Musical Monday: Hallelujah (1929)

It’s no secret that the Hollywood Comet loves musicals.
In 2010, I revealed I had seen 400 movie musicals over the course of eight years. Now that number is over 500. To celebrate and share this musical love, here is my weekly feature about musicals.

This week’s musical:
Hallelujah (1929) – Musical #600

Studio: Metro-Goldwyn-Mayer

Director: King Vidor

Starring: Daniel L. Haynes, Nina Mae McKinney, William Fountaine, Harry Gray, Fanny Belle DeKnight, Everett McGarrity, Victoria Spivey, Matthew ‘Stymie’ Beard (uncredited), Sam McDaniel (uncredited), Clarence Muse (uncredited), Blue Washington (uncredited), Madame Sul-Te-Wan (uncredited)
Themselves: Dixie Jubilee Singers

Zeke (Haynes) and Spunk (McGarrity) Johnson are cotton sharecroppers and go to town to sell their family’s portion of the season’s crop. While celebrating, Zeke meets Chick (McKinney) who sweet talks Zeke and woos him by dancing with him at a club. Chick is in cahoots with her boyfriend Hot Shot (Fountaine), and she causes Zeke to lose his money gambling. When a gun is pulled in an argument after losing his money, Zeke’s brother Spunk is killed. Fearful, Zeke runs away and turns around his life by becoming a pastor. Despite his new life, Zeke is still tempted by Chick.

• Hallelujah (1929) one of the first films released by a major Hollywood studio with an all-black cast.
• The film was banned by the banned by the Southern Theatre Federation, though some theaters did show it.
• King Vidor originally wanted Ethel Waters in the film
• Nina Mae McKinney’s first movie
• Paul Robeson was offered a role in the film but he turned it down. After it was released, Robeson said he “loathed” the film, according to America’s Film Legacy by Daniel Eagan
• Filmed in Tennessee and Arkansas. Vidor used extras from a local Baptist Church
• King Vidor’s first sound “talkie” film
• The film was re-released in 1939

Nina Mae McKinney in “Hallelujah.”

Notable Songs:
• “Waiting at the End of the Road” performed by Daniel L. Haynes and the Dixie Jubilee Singers
• “Swanee Shuffle” performed by Nina Mae McKinney
• “Swing Low, Sweet Chariot” performed by Daniel L. Haynes
• “St. Louis Blues” performed by Nina Mae McKinney
• “Goin’ Home” performed by Daniel L. Haynes

Daniel L. Hayes in “Hallelujah.”

Awards and Nominations:
• King Vidor was nominated for an Academy Award for Best Director

My review:
Director King Vidor wanted to make a film with an all-black cast. He felt that if all-black Broadway plays could succeed, why couldn’t a film? Vidor pitched the idea several towns but the studios kept turning him down. When talking pictures hit the scene, Vidor felt this was his chance – to make a musical with a cast singing religious spirituals and hymns.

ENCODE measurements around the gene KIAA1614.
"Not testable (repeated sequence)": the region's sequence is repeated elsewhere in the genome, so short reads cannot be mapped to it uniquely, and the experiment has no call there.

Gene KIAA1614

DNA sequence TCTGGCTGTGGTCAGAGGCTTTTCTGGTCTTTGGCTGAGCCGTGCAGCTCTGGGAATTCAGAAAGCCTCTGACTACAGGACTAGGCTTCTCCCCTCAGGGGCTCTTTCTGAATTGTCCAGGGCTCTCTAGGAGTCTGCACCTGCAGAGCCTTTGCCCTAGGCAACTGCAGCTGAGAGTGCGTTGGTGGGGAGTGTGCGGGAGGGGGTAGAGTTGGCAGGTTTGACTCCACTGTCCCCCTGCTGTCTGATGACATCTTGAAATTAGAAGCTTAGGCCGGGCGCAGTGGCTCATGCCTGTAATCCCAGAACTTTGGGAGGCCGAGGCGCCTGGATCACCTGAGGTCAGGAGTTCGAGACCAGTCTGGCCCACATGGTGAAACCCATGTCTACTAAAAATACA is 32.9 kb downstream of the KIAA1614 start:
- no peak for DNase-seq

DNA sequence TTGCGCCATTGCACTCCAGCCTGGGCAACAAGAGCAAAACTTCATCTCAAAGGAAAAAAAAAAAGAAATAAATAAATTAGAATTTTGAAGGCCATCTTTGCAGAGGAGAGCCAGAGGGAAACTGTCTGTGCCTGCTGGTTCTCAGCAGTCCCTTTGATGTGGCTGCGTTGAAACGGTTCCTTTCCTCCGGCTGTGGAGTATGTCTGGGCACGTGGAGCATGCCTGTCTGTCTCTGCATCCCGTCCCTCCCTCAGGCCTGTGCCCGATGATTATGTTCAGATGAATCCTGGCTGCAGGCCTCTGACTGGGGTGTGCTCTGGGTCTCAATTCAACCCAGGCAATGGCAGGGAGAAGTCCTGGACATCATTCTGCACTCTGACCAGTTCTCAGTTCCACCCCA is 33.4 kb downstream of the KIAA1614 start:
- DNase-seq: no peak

Metro-Goldwyn-Mayer president Nicholas Schenck relented and King Vidor set out to make “Hallelujah.”

“Hallelujah” (1929) is often called the first film with an all-black cast released by a major film studio (MGM). However, there is some discrepancy here. “Hallelujah” (1929) was released in August 1929, while “Hearts of Dixie” (1929), another all-black musical, was released by Fox Studio in March 1929.

But it would be fair to say it was “one of the first.”

Because of this, “Hallelujah” is important. It showed audiences talents they may not have seen before. Daniel L. Haynes has a rich singing voice (his version of Goin’ Home was the highlight of the film) and Nina Mae McKinney, in her first film, is a vibrant force.

Unfortunately, the big chance for exposure basically ended with “Hallelujah.”

“But McKinney discovered that Hollywood had next to nothing for her,” wrote Bright Boulevards, Bold Dreams: The Story of Black Hollywood by Donald Bogle.

While the film was a commercial success, it was also met with criticism.

“Hallelujah” is not without fault – far from it. While exhibiting these talents, it also is riddled with racial stereotypes. In fact, Paul Robeson was offered a role in the film, refused it and later said he hated the film after seeing it.

“Hallelujah” depicts the black characters as violent, over-sexualized and as gamblers. Haynes’s character has to force himself past a game of craps, and McKinney even has a dice design on her dress. Haynes’s character Zeke is weak when it comes to sexual temptation whenever Chick, played by McKinney, is near him. He even leaves his career as a pastor to follow Chick and marry her. But then Chick leaves Zeke to be with her further gambling boyfriend. Despite the religious angle, some African Americans are also seen as immoral.

On the plus side, this musical is different than most early sound musicals or talkies. It is not a straight play adaptation being filmed, like some early talkies were, and the music flows better with the storyline. Also, I watched this streaming on YouTube and the sound and picture looked amazing, particularly for a 1929 film.

“Hallelujah” is an interesting film for its historical aspect. But unfortunately, I can’t say I really cared for it. I appreciate it for what it is, but aside from the stereotypes, I also felt it was 20 minutes too long and a bit boring in spots. Some of the rival scenes could have been shorter.

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